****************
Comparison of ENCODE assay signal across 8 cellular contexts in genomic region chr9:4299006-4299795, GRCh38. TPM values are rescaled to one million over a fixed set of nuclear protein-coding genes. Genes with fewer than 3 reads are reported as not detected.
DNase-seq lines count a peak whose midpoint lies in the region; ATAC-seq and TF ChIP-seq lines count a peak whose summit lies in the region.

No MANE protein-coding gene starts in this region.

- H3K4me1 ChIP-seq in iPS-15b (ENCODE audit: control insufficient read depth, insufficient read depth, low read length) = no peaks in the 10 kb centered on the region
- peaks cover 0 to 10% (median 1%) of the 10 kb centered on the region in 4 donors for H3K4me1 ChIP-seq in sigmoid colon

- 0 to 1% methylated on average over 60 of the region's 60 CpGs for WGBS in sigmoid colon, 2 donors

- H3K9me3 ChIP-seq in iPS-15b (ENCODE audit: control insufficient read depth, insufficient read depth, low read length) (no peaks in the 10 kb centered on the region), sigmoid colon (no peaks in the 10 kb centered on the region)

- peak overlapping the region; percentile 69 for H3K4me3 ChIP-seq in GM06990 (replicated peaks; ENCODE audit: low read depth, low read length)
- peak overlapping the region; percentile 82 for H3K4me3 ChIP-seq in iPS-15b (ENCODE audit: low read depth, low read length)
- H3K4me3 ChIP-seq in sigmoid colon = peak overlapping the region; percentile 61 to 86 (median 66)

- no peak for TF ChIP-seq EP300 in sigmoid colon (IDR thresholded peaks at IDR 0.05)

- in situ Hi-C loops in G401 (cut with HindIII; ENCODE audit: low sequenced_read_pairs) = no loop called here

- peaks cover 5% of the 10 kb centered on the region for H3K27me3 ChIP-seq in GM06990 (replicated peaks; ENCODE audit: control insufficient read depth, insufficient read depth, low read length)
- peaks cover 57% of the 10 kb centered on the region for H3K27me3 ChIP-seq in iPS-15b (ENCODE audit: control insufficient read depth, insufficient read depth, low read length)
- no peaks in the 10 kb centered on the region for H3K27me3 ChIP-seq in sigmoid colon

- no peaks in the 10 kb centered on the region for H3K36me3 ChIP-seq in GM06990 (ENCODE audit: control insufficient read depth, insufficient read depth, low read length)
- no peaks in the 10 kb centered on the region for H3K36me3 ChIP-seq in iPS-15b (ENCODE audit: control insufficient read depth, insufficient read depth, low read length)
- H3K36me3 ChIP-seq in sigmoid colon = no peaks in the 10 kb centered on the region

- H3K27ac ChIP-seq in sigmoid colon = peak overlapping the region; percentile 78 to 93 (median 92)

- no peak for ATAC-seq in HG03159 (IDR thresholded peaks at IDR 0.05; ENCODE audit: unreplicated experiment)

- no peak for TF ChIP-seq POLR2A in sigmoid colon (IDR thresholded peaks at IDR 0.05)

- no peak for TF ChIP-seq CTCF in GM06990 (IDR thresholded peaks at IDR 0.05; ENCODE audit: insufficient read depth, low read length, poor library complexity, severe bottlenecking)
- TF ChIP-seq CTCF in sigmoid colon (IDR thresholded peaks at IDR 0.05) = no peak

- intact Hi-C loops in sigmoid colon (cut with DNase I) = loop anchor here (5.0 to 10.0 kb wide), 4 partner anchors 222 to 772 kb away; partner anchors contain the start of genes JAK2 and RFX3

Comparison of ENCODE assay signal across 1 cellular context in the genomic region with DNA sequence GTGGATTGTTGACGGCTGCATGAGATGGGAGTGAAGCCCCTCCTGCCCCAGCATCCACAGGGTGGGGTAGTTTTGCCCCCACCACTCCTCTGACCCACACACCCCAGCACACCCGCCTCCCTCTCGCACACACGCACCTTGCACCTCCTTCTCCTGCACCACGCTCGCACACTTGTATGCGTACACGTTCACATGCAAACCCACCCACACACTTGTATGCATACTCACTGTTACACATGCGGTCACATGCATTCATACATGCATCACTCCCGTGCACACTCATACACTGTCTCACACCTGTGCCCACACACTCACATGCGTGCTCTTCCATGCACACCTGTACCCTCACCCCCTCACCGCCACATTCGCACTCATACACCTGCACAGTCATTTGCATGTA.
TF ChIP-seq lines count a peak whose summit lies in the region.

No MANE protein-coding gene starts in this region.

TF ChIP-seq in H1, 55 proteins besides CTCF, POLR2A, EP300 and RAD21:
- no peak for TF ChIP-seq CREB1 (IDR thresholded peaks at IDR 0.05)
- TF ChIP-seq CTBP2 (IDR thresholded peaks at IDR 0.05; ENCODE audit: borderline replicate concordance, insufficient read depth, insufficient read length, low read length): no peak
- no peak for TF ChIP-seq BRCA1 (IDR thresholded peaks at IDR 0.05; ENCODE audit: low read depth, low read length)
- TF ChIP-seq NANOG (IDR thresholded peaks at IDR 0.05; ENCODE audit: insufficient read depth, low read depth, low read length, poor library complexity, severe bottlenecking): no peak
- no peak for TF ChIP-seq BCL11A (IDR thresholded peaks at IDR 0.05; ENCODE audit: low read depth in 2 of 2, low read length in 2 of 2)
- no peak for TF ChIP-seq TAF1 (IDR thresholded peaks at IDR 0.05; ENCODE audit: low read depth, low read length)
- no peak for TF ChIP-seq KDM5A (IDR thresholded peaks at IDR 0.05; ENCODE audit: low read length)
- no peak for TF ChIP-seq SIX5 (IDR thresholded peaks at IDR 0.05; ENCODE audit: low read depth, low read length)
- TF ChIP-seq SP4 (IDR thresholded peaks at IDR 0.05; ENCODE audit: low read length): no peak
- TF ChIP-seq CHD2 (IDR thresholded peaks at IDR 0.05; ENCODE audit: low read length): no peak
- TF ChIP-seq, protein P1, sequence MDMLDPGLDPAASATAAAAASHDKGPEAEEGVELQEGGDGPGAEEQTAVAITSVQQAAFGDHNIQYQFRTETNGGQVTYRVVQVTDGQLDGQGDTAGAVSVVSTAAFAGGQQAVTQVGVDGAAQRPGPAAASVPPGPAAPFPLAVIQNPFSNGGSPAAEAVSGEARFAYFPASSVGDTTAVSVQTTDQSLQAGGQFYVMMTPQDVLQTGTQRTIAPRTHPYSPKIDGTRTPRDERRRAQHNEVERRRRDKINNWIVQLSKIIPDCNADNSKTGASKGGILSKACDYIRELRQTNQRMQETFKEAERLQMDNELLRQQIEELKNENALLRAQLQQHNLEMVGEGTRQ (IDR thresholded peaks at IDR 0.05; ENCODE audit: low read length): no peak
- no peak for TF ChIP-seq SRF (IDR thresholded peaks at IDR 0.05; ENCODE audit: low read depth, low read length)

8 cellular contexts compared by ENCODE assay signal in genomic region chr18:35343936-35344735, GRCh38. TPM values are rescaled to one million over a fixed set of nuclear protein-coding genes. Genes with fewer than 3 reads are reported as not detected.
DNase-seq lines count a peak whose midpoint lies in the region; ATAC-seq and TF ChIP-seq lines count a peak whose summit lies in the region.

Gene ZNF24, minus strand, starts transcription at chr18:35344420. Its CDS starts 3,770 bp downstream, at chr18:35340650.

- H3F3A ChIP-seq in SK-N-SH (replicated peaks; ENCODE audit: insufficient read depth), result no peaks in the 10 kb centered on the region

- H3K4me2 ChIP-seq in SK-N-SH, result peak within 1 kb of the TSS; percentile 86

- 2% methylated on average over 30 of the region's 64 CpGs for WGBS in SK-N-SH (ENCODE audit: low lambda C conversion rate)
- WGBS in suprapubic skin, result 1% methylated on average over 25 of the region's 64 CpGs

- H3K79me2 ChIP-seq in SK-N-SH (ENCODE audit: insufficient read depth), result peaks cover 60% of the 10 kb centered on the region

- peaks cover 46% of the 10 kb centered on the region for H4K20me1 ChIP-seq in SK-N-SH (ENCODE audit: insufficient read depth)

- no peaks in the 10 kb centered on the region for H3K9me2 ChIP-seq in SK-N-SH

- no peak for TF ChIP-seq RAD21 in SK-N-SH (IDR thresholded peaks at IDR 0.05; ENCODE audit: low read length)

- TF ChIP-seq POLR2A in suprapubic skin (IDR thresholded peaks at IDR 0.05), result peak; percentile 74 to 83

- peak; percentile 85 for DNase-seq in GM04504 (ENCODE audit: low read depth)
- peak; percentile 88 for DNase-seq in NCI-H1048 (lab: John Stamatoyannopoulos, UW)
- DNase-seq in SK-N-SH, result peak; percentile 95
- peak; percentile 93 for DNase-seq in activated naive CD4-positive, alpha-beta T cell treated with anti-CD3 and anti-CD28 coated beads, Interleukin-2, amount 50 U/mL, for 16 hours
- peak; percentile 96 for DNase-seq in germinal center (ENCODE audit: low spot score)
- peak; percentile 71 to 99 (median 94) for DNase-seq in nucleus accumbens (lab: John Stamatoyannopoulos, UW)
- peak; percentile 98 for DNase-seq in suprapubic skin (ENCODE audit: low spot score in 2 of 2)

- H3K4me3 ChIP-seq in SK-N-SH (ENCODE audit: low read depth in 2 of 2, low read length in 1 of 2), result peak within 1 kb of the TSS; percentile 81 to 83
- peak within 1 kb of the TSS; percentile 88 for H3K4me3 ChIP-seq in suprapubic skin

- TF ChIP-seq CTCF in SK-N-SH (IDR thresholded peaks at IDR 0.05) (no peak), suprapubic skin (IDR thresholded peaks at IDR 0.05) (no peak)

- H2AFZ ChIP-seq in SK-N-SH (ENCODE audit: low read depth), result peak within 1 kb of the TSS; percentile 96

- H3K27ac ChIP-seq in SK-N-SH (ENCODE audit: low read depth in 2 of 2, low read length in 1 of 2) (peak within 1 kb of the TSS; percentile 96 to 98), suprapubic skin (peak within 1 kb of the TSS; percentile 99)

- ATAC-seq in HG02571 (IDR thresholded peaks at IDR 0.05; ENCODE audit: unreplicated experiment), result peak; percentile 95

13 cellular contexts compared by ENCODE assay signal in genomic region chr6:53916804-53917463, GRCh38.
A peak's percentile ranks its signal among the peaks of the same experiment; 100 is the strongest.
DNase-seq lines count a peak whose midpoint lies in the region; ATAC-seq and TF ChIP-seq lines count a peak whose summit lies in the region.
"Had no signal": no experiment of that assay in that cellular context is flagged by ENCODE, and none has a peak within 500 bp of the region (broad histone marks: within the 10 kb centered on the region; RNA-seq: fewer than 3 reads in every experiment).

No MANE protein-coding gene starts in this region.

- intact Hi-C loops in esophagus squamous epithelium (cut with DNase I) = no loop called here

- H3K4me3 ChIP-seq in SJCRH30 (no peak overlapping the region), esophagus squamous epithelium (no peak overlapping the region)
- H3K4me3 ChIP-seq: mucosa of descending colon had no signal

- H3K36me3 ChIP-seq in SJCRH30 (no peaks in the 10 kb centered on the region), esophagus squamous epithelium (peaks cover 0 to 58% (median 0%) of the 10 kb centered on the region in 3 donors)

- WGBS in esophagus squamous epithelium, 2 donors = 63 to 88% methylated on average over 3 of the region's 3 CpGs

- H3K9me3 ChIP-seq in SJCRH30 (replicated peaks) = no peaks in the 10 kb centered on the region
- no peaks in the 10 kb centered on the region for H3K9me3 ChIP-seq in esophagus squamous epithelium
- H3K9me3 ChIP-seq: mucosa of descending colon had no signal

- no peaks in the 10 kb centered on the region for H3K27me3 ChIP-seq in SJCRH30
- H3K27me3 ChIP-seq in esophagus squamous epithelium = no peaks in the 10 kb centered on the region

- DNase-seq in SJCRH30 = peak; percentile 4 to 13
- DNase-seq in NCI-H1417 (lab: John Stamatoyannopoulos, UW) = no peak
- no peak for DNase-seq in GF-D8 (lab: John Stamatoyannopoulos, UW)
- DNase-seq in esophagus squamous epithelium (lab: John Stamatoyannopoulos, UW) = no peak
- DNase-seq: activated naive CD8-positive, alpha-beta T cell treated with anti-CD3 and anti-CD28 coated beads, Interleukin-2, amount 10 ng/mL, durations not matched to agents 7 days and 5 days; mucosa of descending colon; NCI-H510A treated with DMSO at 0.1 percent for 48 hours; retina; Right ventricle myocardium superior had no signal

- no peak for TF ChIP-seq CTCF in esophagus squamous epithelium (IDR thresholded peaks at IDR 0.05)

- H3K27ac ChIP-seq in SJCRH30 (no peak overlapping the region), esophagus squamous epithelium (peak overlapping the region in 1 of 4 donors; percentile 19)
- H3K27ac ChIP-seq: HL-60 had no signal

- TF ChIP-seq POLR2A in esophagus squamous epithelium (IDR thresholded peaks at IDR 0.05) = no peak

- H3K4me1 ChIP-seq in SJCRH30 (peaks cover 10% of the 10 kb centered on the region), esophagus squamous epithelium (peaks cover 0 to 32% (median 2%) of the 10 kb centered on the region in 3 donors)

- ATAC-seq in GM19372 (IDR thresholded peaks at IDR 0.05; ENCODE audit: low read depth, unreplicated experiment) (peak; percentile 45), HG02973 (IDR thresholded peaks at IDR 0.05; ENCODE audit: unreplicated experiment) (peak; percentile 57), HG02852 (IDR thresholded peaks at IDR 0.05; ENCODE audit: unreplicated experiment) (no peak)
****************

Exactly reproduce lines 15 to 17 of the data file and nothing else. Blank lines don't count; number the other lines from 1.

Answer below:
- no peaks in the 10 kb centered on the region for H3K27me3 ChIP-seq in sigmoid colon

- no peaks in the 10 kb centered on the region for H3K36me3 ChIP-seq in GM06990 (ENCODE audit: control insufficient read depth, insufficient read depth, low read length)
- no peaks in the 10 kb centered on the region for H3K36me3 ChIP-seq in iPS-15b (ENCODE audit: control insufficient read depth, insufficient read depth, low read length)